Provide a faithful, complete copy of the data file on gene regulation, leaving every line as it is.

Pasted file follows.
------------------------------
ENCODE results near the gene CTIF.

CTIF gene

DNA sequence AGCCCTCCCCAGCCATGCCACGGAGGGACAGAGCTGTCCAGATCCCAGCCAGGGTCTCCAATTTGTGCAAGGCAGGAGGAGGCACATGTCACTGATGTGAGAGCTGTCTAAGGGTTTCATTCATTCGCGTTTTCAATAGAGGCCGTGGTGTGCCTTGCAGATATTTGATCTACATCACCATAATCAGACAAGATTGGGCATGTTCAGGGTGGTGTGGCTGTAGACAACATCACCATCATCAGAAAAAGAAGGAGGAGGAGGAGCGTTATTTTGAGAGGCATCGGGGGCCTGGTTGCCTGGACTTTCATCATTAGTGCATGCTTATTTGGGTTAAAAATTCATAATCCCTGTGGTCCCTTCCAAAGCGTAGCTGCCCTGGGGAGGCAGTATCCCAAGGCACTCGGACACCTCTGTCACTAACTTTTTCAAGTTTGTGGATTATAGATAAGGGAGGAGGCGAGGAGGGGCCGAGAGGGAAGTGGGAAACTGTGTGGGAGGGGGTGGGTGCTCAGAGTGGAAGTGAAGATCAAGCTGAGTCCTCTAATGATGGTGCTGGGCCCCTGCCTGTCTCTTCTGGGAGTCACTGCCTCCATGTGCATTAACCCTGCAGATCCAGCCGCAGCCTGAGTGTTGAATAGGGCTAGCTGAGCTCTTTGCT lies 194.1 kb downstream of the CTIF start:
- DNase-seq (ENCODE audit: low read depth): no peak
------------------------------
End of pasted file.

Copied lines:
ENCODE results near the gene CTIF.

CTIF gene

DNA sequence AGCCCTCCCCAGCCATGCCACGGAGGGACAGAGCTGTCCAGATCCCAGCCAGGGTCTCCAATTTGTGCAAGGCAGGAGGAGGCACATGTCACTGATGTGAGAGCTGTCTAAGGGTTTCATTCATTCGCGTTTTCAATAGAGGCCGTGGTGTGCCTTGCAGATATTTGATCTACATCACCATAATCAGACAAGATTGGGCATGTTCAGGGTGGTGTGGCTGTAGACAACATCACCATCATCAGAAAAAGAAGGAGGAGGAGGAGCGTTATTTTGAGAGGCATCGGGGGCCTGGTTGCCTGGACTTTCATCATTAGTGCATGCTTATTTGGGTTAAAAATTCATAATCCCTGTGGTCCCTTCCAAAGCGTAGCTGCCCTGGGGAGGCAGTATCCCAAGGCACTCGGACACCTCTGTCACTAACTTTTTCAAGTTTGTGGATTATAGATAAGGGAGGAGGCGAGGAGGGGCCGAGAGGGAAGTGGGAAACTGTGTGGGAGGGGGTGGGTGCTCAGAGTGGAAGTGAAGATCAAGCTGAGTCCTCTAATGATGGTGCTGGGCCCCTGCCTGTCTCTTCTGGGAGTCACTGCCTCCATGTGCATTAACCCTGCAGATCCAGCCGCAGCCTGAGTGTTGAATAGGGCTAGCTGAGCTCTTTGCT lies 194.1 kb downstream of the CTIF start:
- DNase-seq (ENCODE audit: low read depth): no peak